Parvovirus Transcription

  • Barrie J. Carter
  • Catherine A. Laughlin
  • Carol J. Marcus-Sekura
Part of the The Viruses book series (VIRS)


The last review devoted solely to parvovirus transcription (Carter, 1978) was written in December 1976. At that time most of the work on parvovirus transcription had been performed only on AAV. A single predominant 20 S AAV RNA species had been identified in infected cells. A similar KRV RNA had also been identified. On the basis of this knowledge and the limited coding potential of parvovirus genomes together with the known size of parvovirus capsid proteins it was thought that parvoviruses might be monogenic. Clearly, parvoviruses offered a useful system for studying eukaryotic transcription. This encouraged an increasing number of workers to study parvovirus transcription. Such increased interest, together with the application of recently developed and much more sophisticated techniques, rapidly cast doubt upon the apparent monogenicity of parvoviruses. It is now certain that parvoviruses have at least two genes. This change in the picture of parvovirus transcription occurred concurrently with dramatic changes in our view of eukaryotic transcription. This change resulted from two signal discoveries reported in 1977: the use of overlapping reading frames and the noncolinearity of many eukaryotic coding sequences. First, more than one protein may be coded from the same DNA sequence by using different reading frames (Sanger et al., 1977). Second, RNA splicing in eukaryotic cells creates the potential for coding different proteins from single DNA sequences as well as for proteins whose sequences are not colinear with the DNA. RNA splicing certainly does occur, and overlapping reading frames may occur, in parvoviruses.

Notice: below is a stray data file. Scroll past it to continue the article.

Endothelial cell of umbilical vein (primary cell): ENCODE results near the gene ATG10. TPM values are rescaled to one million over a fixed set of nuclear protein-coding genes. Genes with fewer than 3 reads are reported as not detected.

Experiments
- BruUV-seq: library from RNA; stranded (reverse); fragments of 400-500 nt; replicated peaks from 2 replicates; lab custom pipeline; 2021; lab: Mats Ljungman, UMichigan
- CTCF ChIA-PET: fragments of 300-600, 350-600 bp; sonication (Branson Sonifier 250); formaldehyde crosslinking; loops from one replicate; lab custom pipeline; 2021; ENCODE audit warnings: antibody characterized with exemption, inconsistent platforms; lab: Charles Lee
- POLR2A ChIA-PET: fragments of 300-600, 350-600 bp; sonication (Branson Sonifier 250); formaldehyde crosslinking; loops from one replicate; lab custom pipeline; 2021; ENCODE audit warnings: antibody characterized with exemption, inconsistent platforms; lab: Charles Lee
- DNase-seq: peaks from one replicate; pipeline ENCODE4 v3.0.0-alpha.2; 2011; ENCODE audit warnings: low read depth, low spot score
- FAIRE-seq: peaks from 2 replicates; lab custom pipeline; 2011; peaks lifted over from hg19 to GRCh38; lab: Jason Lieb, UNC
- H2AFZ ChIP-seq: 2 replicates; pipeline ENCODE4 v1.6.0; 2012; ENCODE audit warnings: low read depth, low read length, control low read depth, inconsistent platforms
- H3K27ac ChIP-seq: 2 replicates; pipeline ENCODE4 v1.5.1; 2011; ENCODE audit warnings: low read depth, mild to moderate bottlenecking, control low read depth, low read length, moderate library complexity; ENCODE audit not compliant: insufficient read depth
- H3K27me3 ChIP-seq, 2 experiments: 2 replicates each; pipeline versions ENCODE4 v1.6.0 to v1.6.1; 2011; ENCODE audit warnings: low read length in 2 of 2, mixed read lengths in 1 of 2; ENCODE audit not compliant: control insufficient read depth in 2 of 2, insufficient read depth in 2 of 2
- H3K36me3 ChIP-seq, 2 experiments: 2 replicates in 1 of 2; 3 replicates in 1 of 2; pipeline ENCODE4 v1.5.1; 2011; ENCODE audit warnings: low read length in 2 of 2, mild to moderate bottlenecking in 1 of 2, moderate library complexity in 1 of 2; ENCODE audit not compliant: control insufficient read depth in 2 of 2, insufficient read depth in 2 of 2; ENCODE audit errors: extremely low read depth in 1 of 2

Minus Strand Sharp Mapping Major Late Promoter Sharp Analysis Penultimate Nucleotide 
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Copyright information

© Plenum Press, New York 1984

Authors and Affiliations

  • Barrie J. Carter
    • 1
  • Catherine A. Laughlin
    • 1
  • Carol J. Marcus-Sekura
    • 1
  1. 1.Laboratory of Cell Biology and Genetics, National Institute for Arthritis, Diabetes and Digestive and Kidney DiseasesNational Institutes of HealthBethesdaUSA

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